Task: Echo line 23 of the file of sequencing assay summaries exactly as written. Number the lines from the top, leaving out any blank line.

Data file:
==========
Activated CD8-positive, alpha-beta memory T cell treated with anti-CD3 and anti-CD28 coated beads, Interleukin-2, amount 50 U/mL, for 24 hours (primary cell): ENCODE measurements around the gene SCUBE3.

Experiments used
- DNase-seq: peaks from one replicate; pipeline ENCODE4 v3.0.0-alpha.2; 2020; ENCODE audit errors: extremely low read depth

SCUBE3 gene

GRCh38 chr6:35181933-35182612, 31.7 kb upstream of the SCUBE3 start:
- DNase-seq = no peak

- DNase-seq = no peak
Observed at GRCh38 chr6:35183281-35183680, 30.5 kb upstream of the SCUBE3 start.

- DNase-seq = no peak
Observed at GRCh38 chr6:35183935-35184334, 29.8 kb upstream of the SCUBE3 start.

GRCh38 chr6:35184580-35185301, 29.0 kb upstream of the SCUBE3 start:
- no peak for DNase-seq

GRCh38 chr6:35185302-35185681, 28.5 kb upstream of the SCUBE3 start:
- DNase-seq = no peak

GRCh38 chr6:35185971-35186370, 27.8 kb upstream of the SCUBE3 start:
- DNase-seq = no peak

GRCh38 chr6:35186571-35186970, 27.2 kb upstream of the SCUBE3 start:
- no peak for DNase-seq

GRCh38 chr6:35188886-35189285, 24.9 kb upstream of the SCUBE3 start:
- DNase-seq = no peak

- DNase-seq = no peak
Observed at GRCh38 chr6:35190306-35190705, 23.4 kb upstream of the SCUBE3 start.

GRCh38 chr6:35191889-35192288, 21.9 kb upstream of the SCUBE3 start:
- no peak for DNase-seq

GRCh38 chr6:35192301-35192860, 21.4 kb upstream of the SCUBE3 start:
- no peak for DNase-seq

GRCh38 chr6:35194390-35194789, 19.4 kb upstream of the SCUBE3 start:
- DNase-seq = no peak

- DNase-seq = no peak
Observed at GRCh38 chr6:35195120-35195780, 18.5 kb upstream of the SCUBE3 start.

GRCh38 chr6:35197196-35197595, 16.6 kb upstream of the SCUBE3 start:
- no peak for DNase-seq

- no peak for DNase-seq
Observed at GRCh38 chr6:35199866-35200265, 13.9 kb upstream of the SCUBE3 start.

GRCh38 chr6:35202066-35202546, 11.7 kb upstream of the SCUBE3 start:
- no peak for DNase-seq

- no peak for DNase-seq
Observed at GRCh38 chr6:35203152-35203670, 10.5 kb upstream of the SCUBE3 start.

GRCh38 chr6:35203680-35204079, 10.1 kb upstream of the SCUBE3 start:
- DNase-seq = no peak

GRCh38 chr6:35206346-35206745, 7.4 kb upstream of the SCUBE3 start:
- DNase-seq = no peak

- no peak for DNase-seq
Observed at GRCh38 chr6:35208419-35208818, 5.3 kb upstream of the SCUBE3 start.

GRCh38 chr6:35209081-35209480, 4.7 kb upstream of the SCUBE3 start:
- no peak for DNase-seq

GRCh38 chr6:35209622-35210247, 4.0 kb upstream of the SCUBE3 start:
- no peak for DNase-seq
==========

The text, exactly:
GRCh38 chr6:35191889-35192288, 21.9 kb upstream of the SCUBE3 start: